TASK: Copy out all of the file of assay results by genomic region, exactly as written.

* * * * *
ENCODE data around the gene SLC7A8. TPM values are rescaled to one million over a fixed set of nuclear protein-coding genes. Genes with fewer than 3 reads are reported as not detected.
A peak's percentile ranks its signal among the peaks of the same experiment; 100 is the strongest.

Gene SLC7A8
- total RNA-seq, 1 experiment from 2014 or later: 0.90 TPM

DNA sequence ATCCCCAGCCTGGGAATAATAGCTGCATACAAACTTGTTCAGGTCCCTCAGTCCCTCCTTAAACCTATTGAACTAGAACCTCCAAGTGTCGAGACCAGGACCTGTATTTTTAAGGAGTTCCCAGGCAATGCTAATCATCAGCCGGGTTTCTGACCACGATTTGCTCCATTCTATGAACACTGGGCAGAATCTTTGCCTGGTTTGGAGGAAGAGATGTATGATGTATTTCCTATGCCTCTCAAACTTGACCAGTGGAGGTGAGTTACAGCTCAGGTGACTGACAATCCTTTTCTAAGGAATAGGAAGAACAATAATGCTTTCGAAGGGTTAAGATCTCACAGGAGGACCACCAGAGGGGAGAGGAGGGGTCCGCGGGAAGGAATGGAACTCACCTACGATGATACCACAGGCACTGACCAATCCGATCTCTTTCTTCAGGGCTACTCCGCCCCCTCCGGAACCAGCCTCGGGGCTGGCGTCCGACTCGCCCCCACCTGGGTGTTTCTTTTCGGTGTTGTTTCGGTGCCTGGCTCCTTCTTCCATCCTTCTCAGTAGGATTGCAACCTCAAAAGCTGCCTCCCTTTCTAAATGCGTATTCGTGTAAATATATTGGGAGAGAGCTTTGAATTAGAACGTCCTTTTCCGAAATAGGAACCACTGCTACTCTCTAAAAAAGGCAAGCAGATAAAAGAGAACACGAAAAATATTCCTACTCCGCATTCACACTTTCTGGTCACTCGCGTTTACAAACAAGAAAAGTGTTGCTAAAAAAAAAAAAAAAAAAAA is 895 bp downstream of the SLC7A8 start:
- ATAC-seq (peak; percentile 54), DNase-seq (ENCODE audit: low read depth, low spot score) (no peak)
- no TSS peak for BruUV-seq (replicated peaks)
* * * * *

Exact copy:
ENCODE data around the gene SLC7A8. TPM values are rescaled to one million over a fixed set of nuclear protein-coding genes. Genes with fewer than 3 reads are reported as not detected.
A peak's percentile ranks its signal among the peaks of the same experiment; 100 is the strongest.

Gene SLC7A8
- total RNA-seq, 1 experiment from 2014 or later: 0.90 TPM

DNA sequence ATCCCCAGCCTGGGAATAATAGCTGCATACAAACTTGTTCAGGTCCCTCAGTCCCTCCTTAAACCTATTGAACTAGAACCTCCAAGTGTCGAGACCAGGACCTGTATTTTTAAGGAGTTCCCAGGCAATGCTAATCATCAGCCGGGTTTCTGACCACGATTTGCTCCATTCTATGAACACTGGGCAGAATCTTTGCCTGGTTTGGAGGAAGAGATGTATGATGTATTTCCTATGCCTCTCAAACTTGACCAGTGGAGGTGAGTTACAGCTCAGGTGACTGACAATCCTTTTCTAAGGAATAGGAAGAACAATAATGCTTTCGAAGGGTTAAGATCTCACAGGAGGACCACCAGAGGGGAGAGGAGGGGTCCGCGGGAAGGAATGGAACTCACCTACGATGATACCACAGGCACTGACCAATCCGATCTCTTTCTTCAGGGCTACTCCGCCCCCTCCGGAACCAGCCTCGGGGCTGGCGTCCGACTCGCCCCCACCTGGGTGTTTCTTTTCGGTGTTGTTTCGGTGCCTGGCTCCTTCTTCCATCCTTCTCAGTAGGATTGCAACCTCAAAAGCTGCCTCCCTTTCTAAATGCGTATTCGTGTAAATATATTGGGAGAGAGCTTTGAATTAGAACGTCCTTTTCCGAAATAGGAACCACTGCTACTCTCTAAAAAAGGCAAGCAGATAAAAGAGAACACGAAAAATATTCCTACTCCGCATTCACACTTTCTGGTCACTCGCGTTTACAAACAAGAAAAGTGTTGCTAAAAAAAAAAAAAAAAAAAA is 895 bp downstream of the SLC7A8 start:
- ATAC-seq (peak; percentile 54), DNase-seq (ENCODE audit: low read depth, low spot score) (no peak)
- no TSS peak for BruUV-seq (replicated peaks)